Activision Blizzard’s high-profile Overwatch League franchise competition ended late last year due to pandemic-related difficulties and clubs’ financial struggles. A new Overwatch competitive league has emerged, centered on the popular hero shooter Overwatch 2, but it is anti-crypto.
The Overwatch Champions Series, a more open competitive format controlled by famous esports tournament operator ESL FACEIT Group, debuted last week. On Wednesday, the league released its formal rulebook, which included some limits for team sponsors.
Teams competing in the official new Overwatch esports league are not permitted to have sponsors affiliated with “cryptocurrencies and cryptocurrency exchanges,” NFTs, or “artificial intelligence/machine learning.” The limits were discovered by The Esports Advocate editor James Fudge.
Decrypt’s GG contacted Blizzard Entertainment and ESL FACEIT personnel for comment, but neither answered by the time of publication.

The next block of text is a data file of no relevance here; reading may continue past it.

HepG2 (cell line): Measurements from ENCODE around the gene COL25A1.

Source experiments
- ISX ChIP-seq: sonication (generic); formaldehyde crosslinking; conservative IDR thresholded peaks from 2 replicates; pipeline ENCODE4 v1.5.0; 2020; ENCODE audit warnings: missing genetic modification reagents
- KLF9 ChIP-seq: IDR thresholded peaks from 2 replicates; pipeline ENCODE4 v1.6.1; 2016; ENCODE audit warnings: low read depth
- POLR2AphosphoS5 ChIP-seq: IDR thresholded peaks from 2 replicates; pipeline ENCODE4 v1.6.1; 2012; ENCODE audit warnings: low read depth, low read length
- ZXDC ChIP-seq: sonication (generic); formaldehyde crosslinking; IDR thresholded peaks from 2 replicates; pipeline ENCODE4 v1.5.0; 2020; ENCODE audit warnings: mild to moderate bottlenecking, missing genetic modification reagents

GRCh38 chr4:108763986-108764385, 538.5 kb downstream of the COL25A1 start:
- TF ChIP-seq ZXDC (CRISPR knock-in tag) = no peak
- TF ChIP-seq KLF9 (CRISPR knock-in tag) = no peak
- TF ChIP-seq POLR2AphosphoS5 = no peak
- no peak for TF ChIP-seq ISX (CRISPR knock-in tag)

The esports and cryptocurrency industries have been increasingly interwoven in recent years, with crypto businesses lavishing teams and leagues with lucrative sponsorships.
The most significant of these came from FTX, which negotiated a 10-year, $210 million naming rights agreement with Team SoloMid (TSM). FTX also signed a seven-year sponsorship contract with Riot Games for the League of Legends Championship Series (LCS) league in the United States, which was later revealed to be worth almost $100 million.
However, since the fall of FTX in late 2022, such trades have been less common. That could be due in part to less crypto money being thrown around during a down market that lasted until 2023, but it could also signal reluctance on the side of esports firms in the face of economic challenges in the gaming sector.